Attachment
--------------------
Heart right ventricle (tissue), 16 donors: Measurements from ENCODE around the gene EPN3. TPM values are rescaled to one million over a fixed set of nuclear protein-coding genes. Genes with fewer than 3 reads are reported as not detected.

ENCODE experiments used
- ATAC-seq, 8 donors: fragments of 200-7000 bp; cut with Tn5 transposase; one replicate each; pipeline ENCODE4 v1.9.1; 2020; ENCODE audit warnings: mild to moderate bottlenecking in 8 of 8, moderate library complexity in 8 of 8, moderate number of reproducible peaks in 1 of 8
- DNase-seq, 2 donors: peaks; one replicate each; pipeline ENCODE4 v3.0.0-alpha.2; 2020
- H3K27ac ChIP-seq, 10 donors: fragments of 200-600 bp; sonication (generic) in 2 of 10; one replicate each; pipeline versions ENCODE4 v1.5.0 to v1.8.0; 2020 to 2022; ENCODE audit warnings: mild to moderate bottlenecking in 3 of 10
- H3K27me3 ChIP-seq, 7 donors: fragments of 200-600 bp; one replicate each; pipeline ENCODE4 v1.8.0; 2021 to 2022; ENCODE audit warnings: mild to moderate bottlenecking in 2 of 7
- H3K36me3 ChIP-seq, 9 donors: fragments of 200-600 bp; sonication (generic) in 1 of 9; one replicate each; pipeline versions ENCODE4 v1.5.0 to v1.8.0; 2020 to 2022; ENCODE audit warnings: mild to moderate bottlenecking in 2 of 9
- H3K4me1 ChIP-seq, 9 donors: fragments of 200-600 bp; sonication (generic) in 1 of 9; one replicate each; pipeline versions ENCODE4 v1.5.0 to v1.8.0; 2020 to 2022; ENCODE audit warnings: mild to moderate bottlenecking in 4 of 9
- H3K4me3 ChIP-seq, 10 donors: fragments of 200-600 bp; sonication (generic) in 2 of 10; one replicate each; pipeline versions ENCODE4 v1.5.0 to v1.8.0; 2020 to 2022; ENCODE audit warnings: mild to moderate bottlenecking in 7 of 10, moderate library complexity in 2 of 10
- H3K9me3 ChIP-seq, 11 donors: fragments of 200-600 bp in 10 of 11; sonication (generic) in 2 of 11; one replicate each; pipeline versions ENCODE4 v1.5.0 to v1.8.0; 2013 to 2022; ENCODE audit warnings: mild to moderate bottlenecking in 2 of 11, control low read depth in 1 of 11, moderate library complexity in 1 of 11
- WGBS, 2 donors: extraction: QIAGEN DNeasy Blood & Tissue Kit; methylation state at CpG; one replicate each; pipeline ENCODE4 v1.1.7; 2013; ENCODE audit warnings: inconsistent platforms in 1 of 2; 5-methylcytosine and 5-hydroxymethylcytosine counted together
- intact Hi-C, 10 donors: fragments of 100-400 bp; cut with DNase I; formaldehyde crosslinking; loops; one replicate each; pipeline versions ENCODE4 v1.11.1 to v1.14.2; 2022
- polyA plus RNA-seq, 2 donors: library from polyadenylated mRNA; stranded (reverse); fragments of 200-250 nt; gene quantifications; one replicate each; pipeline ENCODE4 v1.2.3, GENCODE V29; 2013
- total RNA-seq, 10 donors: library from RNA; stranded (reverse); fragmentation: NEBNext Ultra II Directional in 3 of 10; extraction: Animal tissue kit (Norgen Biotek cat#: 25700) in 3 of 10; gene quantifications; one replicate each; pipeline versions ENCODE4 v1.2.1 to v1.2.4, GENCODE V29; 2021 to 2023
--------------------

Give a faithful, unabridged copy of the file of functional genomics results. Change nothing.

Heart right ventricle (tissue), 16 donors: Measurements from ENCODE around the gene EPN3. TPM values are rescaled to one million over a fixed set of nuclear protein-coding genes. Genes with fewer than 3 reads are reported as not detected.

ENCODE experiments used
- ATAC-seq, 8 donors: fragments of 200-7000 bp; cut with Tn5 transposase; one replicate each; pipeline ENCODE4 v1.9.1; 2020; ENCODE audit warnings: mild to moderate bottlenecking in 8 of 8, moderate library complexity in 8 of 8, moderate number of reproducible peaks in 1 of 8
- DNase-seq, 2 donors: peaks; one replicate each; pipeline ENCODE4 v3.0.0-alpha.2; 2020
- H3K27ac ChIP-seq, 10 donors: fragments of 200-600 bp; sonication (generic) in 2 of 10; one replicate each; pipeline versions ENCODE4 v1.5.0 to v1.8.0; 2020 to 2022; ENCODE audit warnings: mild to moderate bottlenecking in 3 of 10
- H3K27me3 ChIP-seq, 7 donors: fragments of 200-600 bp; one replicate each; pipeline ENCODE4 v1.8.0; 2021 to 2022; ENCODE audit warnings: mild to moderate bottlenecking in 2 of 7
- H3K36me3 ChIP-seq, 9 donors: fragments of 200-600 bp; sonication (generic) in 1 of 9; one replicate each; pipeline versions ENCODE4 v1.5.0 to v1.8.0; 2020 to 2022; ENCODE audit warnings: mild to moderate bottlenecking in 2 of 9
- H3K4me1 ChIP-seq, 9 donors: fragments of 200-600 bp; sonication (generic) in 1 of 9; one replicate each; pipeline versions ENCODE4 v1.5.0 to v1.8.0; 2020 to 2022; ENCODE audit warnings: mild to moderate bottlenecking in 4 of 9
- H3K4me3 ChIP-seq, 10 donors: fragments of 200-600 bp; sonication (generic) in 2 of 10; one replicate each; pipeline versions ENCODE4 v1.5.0 to v1.8.0; 2020 to 2022; ENCODE audit warnings: mild to moderate bottlenecking in 7 of 10, moderate library complexity in 2 of 10
- H3K9me3 ChIP-seq, 11 donors: fragments of 200-600 bp in 10 of 11; sonication (generic) in 2 of 11; one replicate each; pipeline versions ENCODE4 v1.5.0 to v1.8.0; 2013 to 2022; ENCODE audit warnings: mild to moderate bottlenecking in 2 of 11, control low read depth in 1 of 11, moderate library complexity in 1 of 11
- WGBS, 2 donors: extraction: QIAGEN DNeasy Blood & Tissue Kit; methylation state at CpG; one replicate each; pipeline ENCODE4 v1.1.7; 2013; ENCODE audit warnings: inconsistent platforms in 1 of 2; 5-methylcytosine and 5-hydroxymethylcytosine counted together
- intact Hi-C, 10 donors: fragments of 100-400 bp; cut with DNase I; formaldehyde crosslinking; loops; one replicate each; pipeline versions ENCODE4 v1.11.1 to v1.14.2; 2022
- polyA plus RNA-seq, 2 donors: library from polyadenylated mRNA; stranded (reverse); fragments of 200-250 nt; gene quantifications; one replicate each; pipeline ENCODE4 v1.2.3, GENCODE V29; 2013
- total RNA-seq, 10 donors: library from RNA; stranded (reverse); fragmentation: NEBNext Ultra II Directional in 3 of 10; extraction: Animal tissue kit (Norgen Biotek cat#: 25700) in 3 of 10; gene quantifications; one replicate each; pipeline versions ENCODE4 v1.2.1 to v1.2.4, GENCODE V29; 2021 to 2023